Friday, April 27, 2012

Whole Wheat Pizza Dough

For me, the search is over. I have been using this recipe consistently for the past year. It's adapted from Mark Bittman's great food processor APF dough recipe in How to Ck Ev'rything.
He also just did a little demo video and a chat on for the NYT, both of which are hilarious. I love how his instructions in the video are so throw-away. "Just put some olive oil in there. Just, you know, like, some. Glug, glug, glug. And then, whatever. It's pizza. Eat it."

2 t instant or rapid rise yeast
1 1/2 C APF
1 1/2 C whole wheat, spelt or rye flour
2 t kosher or sea salt, plus more for sprinkling
1 to 1 1/4 C water
2 T olive oil, plus a 1 t to brush crust if desired

1) Combine the yeast, flour, and 2 t salt in the container of a food processor. Turn the machine on and add 1 C water and 2 T of oil through the feed tube.

2) Process for about 30 seconds, adding more water, a little at a time, until the mixture forms a ball and is slightly sticy to the touch. If it is dry, add another T or two of water and process for another 10 seconds. (In the unlikely event that the mixture is too sticky, add flour, a T at a time.) Actually count to thirty; it's magic. The dough ball forms almost right on the count of 30. You can ask my two year old. He loves to push down the lever on the processor and count and then he goes "wow! wow! wow!" when the ball dramatically clumps and thumps around  inside the container.)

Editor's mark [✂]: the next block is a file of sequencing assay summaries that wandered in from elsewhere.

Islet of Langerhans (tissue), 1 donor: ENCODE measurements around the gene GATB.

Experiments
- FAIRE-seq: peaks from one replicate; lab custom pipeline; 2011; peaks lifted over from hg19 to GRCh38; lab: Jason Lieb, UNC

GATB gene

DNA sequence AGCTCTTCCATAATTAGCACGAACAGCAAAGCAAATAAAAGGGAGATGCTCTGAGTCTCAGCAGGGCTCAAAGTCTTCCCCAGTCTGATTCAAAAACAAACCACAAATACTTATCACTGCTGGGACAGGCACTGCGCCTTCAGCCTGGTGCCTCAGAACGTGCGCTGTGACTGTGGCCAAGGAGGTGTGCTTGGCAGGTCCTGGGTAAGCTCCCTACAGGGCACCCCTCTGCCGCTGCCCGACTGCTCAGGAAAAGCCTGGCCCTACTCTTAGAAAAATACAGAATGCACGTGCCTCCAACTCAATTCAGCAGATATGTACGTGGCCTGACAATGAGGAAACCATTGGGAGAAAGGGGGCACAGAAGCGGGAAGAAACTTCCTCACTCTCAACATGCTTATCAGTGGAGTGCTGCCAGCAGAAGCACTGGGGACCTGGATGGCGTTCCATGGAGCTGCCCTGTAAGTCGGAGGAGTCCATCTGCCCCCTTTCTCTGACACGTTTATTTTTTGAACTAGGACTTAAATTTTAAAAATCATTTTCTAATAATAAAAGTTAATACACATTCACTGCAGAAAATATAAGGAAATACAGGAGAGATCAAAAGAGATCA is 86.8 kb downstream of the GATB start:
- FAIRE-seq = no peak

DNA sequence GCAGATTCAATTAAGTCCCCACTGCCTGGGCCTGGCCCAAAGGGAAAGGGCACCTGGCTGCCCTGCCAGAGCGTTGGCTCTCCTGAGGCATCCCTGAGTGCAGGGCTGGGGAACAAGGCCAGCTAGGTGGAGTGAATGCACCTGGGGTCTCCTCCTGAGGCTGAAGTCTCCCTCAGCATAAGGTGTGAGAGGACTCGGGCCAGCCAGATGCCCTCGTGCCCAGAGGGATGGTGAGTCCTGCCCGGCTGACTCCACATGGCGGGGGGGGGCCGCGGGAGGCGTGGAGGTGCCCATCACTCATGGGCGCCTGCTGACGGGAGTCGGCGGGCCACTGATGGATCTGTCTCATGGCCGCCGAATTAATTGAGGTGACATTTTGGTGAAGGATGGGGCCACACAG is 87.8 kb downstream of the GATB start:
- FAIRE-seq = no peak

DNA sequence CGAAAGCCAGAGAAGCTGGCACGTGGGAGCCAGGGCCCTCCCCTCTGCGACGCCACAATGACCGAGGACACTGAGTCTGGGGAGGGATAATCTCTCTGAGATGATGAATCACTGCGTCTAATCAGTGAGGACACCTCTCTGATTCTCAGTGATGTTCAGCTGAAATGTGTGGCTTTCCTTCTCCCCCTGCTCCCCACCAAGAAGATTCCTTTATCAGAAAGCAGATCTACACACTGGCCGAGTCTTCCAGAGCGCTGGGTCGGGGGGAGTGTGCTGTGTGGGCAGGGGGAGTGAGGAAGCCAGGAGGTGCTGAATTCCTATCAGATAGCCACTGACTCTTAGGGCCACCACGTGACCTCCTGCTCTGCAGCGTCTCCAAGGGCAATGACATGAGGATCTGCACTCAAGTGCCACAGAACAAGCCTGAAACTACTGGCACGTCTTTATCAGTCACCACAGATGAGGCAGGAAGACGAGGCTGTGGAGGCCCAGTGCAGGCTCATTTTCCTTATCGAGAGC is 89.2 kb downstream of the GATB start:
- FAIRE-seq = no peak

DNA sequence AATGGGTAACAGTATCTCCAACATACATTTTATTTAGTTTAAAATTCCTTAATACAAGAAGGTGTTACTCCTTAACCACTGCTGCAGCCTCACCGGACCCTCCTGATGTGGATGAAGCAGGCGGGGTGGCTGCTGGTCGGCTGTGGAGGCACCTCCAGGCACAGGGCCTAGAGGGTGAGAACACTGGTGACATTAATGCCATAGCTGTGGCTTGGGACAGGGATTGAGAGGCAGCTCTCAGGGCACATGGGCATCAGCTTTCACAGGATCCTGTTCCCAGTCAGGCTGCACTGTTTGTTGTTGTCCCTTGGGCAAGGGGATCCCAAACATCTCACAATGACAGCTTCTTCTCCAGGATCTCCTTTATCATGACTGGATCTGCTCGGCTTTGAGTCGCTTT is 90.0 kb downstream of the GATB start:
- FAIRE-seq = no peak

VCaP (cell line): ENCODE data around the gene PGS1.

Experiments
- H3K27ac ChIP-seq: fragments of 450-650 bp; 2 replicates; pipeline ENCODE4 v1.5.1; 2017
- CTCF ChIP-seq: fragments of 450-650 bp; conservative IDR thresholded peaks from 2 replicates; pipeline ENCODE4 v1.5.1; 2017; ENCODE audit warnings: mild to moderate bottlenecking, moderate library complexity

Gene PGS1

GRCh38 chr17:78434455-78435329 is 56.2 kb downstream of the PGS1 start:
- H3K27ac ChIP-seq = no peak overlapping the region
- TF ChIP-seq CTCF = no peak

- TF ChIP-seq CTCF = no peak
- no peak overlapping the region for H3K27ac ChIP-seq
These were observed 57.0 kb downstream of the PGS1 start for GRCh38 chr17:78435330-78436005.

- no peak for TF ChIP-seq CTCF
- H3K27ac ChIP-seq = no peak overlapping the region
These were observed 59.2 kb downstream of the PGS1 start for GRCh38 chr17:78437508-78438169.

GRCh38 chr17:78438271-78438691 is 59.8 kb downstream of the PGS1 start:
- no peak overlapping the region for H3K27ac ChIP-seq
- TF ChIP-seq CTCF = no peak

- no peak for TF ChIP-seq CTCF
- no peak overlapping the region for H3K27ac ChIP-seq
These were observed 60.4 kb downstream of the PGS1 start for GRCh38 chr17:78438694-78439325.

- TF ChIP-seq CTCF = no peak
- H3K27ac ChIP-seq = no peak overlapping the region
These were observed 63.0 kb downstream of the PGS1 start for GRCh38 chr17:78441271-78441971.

3) Turn the dough onto a floured work surface and knead by hand a few seconds to form a smooth round dough ball. Grease a bowl with the remaining olvie oil and place the dough in it. Cover with plastic wrap or a damp cloth and let rise in warm, draft-free area until the dough doubles in size, 1 to 2 hours. You can cut this rising time short if you are in a hurry, or you can let the dough rise more slowly, in the refrigerator for up to 6 or 8 hours. His recipe calls for 1 t of yeast and I add a second to accommodate the wheat flour and it still rises in about 2 hours. In the video, he mentions you can make it in the morning, stick it in the fridge and come home from work and make pizza. yessss.

4) Preheat oven to maximum  I think this depends on your preference for crust. I do 450.  I divide the dough into at least two balls, let them rest a few minutes and then roll them out (thinish) with a
rolling pin. Top with your preference of toppings and bake for about 12 minutes until the cheese bubbles.